After much debate and tribulations, the wife and I have decided to join and take part in the process of planting a new church in downtown Flushing. It took us quite a while to decide if this was the right decision for our family and if this is what God really wanted to do in our lives, but it’s quite fascinating to see how God had, to a certain degree, initiated his plan four years ago.

In 2008 on May 4th, the wife and I were scheduled to have dinner with Peter and his wife, a relatively new couple at our church that joined the previous summer and wanted to get to know us, but they also had plans to eat with Gary and his wife at the same time. Gary then graciously invited all of us over to dine at his house. It was a fine meal with good conversation, but what stood out was that Peter wanted to separate into guys and girls so that we can pray together. I recall a sense of awkwardness and intrusion, as if I was ambushed by prayer. Nonetheless, it turned out to be a good and deep conversation, going to places that were surprising and a bit uncomfortable, but relieving to be open and honest. We left that night thankful for the opportunity to fellowship with two gospel-centered couples, but had no idea that the six of us would meet more often in the future.

Then in January of 2009, our Pastor recruited a bunch of us to begin a college ministry, a budding need in our church as more students were graduating from our youth group and needed a place or group to belong to. After much planning, it was decided that we would focus on a weekly college community group and work on expanding that to other possible venues and ministries on and off various campuses. Our first group met in the Spring and we all gathered for two years, changing, fluctuating, and growing together in Christ. It was a great time as the wife and I really enjoyed meeting new friends and feeding off of the youthfulness and energy that these young people had. And as time would have it, many of them would graduate and enter their post-college, graduate level, and early career phases in life. So much so that a majority of the group were out of school, thus needing a young adult group.

So on April 27th, 2011, the college group multiplied and the wife and I branched off into the young adult group. We still retained most of the members from the college group, but now people were able to invite their friends who weren’t in school anymore, which opened the doors to something larger than what anyone could have anticipated or prayed for.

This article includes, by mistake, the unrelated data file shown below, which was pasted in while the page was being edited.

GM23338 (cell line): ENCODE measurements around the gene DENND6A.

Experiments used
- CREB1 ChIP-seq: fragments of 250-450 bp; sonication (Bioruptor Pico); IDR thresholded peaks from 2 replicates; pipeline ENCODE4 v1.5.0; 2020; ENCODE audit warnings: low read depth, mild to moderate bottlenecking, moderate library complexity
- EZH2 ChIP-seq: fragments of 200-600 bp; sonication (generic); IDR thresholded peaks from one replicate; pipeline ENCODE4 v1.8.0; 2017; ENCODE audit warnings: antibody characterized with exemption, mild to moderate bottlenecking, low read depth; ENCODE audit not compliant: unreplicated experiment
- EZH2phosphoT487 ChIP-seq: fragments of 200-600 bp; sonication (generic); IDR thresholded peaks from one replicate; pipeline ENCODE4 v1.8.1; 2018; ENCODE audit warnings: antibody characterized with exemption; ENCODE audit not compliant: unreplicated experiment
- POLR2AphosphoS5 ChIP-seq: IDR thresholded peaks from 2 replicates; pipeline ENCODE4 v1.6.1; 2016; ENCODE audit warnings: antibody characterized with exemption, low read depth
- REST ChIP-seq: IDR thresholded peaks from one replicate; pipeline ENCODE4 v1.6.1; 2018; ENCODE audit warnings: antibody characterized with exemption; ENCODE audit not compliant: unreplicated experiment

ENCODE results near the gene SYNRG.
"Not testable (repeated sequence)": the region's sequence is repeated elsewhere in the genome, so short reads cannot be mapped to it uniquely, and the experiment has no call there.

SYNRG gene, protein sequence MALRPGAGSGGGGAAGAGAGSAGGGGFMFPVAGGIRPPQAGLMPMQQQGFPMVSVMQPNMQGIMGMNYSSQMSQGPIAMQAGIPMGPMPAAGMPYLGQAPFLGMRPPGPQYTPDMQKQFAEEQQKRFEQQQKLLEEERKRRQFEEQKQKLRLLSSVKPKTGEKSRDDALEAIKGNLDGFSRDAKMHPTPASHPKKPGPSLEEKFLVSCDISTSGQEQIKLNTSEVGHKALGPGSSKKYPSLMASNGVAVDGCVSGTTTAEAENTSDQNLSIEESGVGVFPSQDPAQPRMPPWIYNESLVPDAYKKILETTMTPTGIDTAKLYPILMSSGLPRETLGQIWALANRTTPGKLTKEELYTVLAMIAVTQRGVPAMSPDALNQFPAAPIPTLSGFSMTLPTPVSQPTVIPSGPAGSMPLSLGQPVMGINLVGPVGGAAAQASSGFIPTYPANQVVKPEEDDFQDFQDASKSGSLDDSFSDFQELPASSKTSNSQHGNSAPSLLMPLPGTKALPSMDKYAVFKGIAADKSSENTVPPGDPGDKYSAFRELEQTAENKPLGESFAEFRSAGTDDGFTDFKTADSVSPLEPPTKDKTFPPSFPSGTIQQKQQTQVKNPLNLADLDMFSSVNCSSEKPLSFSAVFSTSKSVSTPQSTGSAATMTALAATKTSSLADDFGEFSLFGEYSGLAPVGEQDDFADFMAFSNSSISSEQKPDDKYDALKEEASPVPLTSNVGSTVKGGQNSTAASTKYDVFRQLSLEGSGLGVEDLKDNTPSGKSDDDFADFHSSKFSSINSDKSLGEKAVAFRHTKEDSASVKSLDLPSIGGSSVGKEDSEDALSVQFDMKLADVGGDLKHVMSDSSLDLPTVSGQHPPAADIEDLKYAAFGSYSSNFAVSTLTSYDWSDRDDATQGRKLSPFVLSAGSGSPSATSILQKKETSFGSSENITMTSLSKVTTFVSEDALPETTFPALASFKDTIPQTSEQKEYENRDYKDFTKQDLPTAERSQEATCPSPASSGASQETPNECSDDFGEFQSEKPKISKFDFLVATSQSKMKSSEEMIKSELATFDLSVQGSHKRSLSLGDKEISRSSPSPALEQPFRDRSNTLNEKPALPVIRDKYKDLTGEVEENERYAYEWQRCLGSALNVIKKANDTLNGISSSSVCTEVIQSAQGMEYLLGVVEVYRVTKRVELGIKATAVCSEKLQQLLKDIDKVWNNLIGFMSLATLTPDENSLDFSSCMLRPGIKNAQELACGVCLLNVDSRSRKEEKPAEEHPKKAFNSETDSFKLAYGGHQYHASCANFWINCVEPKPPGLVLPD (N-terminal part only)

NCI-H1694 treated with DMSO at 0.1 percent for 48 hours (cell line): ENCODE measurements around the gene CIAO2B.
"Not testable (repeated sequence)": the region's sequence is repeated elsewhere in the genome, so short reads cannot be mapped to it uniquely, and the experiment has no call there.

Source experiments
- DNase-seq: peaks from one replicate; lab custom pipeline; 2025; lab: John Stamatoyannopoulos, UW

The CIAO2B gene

My sister graduated from college that May and began to attend our group, occasionally bringing friends here and there. But little by little, more of her friends started coming, and then they began to bring their friends too. Within two months, our group had doubled in size, and eventually tripling shortly thereafter. This was truly amazing, as each Sunday and Wednesday night I was constantly meeting new people and inputting their contact info into my iphone in which the CG email list was getting insanely long. And what was also great was that some of them were coming out on Sundays on a regular basis to worship with us at LFCC. This was good, but I noticed that because they were such a large group, they kept to themselves after service and they were intimidating to reach out and talk to from an outside perspective. Of course this was expected and no one was to blame, but I wanted them to feel more connected at church and to eventually get involved and serve. So in mid-July I contacted Pastor Ro, Peter, and Gary and his wife, all individuals who I knew cared for these young adults, but just needed an opportunity to spend time with them. My intention was simply for the young adults to get to know more of our leaders at church so that they wouldn’t feel as if they were on the outside looking in. As an aside, I also mentioned to Peter that since he was in the early stages of planning a young adult church plant, perhaps some of these young adults could go with him. They all graciously agreed to come visit the young adult small group and I scheduled for them to come in three successive weeks, guests stars if one can say. Everyone had a wonderful time and it really helped them feel more welcomed. In retrospect, I think this was one of the most impactful ministerial decisions the Lord has ever pushed me to make, at the time.

That fall, the young adult group got so large that we had to multiply into two groups, one being in Forest Hills and the other at Gary and his wife’s house in Fresh Meadows with Peter helping to lead. We did a joint Thanksgiving dinner and our apartment was packed. By Christmas, the wife and I had to step down as we had our baby at the end of the month, but thankfully, my sister and Jenna stepped up and became the new leaders, and a family also in Forest Hills graciously opened up their home to host the group. Both groups flourished with an influx of new people, with the Fresh Meadows group multiplying into three groups this past Spring, making four young adult groups. I have never experienced such an explosion of this magnitude like anything else before.